IDSA's Human Interaction creates the Interaction Design "Archetype"

24 Aug 2010 - 7:39pm
3 years ago
2 replies
1478 reads
Dave Malouf
2005

https://docs.google.com/document/pub?id=1ayQKL1bpcu1hiEB4PtnkW0TH2GTFzf0UCcyXQ3WDlZE&pli=1

The above link is to a google doc (odd publishing platform if ya ask me).

The document outlines 3 levels of practice within the role of Interaction Designer as defined by the Human Interaction Community inside the Industrial Design Society of America, IDSA. 

As someone who's been actively working with this community I was a bit surprised this was published like this. But heck, its as good an attempt as any out there today. I do think its going to upset some people b/c of what it assumes about the role of designer.

Let the games continue/commence.

BTW, I would say that a professional community does often try to define oneself, and I wonder how much longer we as a community can focus on the discipline and not on the people? It is the people who we serve the most after all, right?

-- dave

Comments

25 Aug 2010 - 8:29am
Matt Nish-Lapidus
2007

This is really interesting.. and I probably like it (generally) because it aligns with my existing view of IxD :)

Some things that I like about it:

- Includes skills that make IxDs well rounded designers (visual design competency, craftsmanship, etc)

- Has a clear path for learning and growing as a designer and in a professional career

- Includes understanding of technology required to build the designs (increasing with levels)

- Emphasis on collaboration

 

Some things I don't love about it:

- Use of the phrase "Rock Star" for the most senior level. This is a concept I'd like to see disappear.

- Career path is still anchored in the traditional practitioner -> manager progression. We need room for very senior practitioners.. and not every great designer makes a good manager.

Matt (@emenel)

25 Aug 2010 - 11:05am
dmitryn
2004

I agree with Matt - there are a few things to like here, the emphasis on cross-skilling, collaboration, and communication in particular.

Overall, though, it seems like yet another semi-arbitrary mapping of skills and abilities to role levels, coming from the perspective of one specific niche within the UX field (in this case, I assume it's full-service design agencies with both UX and industrial design capabilities).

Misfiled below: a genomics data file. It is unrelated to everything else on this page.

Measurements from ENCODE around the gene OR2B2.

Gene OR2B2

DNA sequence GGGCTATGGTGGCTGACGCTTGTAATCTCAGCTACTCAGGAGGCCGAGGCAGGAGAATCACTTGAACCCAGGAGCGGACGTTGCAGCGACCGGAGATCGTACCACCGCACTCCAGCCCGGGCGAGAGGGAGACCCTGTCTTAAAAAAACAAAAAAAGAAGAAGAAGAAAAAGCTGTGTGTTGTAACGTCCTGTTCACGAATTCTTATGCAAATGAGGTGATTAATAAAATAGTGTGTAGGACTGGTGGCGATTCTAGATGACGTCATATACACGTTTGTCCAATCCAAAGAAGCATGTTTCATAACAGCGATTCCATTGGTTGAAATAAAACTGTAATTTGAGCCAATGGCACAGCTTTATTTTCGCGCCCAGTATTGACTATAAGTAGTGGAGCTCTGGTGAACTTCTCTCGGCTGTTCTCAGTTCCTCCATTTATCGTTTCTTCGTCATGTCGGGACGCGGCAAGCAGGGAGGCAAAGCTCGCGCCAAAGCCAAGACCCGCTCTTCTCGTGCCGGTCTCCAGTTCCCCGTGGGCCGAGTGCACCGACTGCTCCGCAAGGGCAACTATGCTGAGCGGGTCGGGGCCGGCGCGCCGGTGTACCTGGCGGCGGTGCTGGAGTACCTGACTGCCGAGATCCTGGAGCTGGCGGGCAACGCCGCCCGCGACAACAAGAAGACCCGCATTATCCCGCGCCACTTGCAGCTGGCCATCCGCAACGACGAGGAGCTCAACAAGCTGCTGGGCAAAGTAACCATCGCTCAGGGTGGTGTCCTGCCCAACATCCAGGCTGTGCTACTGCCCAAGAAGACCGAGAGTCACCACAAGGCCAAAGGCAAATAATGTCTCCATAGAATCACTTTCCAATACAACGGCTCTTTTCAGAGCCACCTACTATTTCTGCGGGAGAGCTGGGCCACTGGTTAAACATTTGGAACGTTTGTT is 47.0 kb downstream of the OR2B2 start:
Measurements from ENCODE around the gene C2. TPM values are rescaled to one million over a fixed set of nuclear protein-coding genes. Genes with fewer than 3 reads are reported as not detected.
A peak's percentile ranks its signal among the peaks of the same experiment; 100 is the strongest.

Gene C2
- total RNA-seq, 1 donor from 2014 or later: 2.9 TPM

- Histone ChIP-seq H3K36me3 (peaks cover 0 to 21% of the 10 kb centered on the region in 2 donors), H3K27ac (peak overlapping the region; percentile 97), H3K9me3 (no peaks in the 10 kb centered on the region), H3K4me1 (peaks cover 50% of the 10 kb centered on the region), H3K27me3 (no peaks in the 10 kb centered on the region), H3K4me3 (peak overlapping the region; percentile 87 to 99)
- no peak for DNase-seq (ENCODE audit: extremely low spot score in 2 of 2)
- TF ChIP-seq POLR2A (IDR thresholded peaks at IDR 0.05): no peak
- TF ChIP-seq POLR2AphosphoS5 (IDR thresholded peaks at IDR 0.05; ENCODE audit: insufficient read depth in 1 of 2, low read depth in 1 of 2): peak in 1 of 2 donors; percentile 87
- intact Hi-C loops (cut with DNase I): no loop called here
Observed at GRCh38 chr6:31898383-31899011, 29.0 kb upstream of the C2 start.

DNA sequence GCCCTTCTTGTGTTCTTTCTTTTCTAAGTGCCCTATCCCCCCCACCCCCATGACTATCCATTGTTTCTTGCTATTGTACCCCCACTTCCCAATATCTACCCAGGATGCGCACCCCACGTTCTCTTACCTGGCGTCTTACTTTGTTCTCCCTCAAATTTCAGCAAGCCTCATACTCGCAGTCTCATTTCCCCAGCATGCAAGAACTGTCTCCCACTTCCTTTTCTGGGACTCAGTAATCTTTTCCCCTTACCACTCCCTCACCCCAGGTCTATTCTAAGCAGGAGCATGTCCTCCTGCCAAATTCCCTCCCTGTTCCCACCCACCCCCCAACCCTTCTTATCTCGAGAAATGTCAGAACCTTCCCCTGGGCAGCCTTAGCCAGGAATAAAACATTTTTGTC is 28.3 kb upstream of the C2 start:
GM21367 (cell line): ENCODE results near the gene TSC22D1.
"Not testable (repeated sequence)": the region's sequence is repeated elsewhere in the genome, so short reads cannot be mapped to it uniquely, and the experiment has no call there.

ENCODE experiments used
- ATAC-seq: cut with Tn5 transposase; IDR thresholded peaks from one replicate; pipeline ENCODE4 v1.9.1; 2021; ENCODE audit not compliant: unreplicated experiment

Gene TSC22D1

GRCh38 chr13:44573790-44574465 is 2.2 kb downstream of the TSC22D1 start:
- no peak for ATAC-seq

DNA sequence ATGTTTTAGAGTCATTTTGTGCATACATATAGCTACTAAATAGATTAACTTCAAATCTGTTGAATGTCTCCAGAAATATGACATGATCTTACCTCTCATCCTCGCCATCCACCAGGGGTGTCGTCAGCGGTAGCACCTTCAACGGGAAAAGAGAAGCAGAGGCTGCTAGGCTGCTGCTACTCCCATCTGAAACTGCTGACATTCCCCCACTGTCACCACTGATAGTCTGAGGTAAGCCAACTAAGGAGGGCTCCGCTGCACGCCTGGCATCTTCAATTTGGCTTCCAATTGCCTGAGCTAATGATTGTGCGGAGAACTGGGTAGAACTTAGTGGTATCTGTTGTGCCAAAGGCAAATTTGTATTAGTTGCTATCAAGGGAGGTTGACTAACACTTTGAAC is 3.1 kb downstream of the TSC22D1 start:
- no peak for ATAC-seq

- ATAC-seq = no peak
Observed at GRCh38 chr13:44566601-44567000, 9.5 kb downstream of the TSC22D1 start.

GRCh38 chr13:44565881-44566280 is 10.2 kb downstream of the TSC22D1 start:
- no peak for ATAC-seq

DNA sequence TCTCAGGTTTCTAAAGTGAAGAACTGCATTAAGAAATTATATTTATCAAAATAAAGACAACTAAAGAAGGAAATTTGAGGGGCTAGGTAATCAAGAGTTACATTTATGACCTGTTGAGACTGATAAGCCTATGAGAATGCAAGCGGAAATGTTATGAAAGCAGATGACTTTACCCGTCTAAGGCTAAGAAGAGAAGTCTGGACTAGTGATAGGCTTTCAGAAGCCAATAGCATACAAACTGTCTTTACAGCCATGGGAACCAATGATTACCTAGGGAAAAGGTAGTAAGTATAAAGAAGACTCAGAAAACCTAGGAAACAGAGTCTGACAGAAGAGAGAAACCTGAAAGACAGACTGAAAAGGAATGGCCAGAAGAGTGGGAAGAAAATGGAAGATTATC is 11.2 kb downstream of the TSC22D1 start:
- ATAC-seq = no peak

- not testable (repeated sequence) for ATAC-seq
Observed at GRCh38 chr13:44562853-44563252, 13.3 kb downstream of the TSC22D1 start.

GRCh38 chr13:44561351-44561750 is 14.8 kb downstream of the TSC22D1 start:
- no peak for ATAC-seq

Questions I have about this list include:

  • Why does the "rock star" level (like Matt, I am annoyed by the use of this term) not include thought leadership/original contributions to the evolving practice of the field? Also, why does it require being in a management role on an orgchart?
  • Why does Entry level include advanced competencies in graphic/visual/motion design, and yet basic-level competency in programming is only expected at the Senior level?
  • Why does the only nod to business understanding in the whole list (#4 for Senior) focus on costs and not revenues? Isn't an understanding of how good design can drive revenues and profits critical to making an impact as a senior/principal level designer?
  • Where are facilitation and evangelism on this list? If you can't facilitate collaboration in a non-management role and evangelize good design practices, your impact will be limited.
  • Where are the points that address the ability to actually deliver (to "ship", to use Seth Godin's term)? All these competencies are fine and great, but if you can't put them together to engender good design in the projects you work on and organizations you work with, how can you be considered a successful designer?

Dmitry

On Wed, Aug 25, 2010 at 10:46 AM, emenel wrote: > This is really interesting.. and I probably like it (generally) because it > aligns with my existing view of IxD :) > > Some things that I like about it: > > - Includes skills that make IxDs well rounded designers (visual > design competency, craftsmanship, etc) > > - Has a clear path for learning and growing as a designer and in a > professional career > > - Includes understanding of technology required to build the designs > (increasing with levels) > > - Emphasis on collaboration > > > > Some things I don't love about it: > > - Use of the phrase "Rock Star" for the most senior level. This is a concept > I'd like to see disappear. > > - Career path is still anchored in the traditional practitioner -> manager > progression. We need room for very senior practitioners.. and not every > great designer makes a good manager. > > Matt (@emenel) > > (((P

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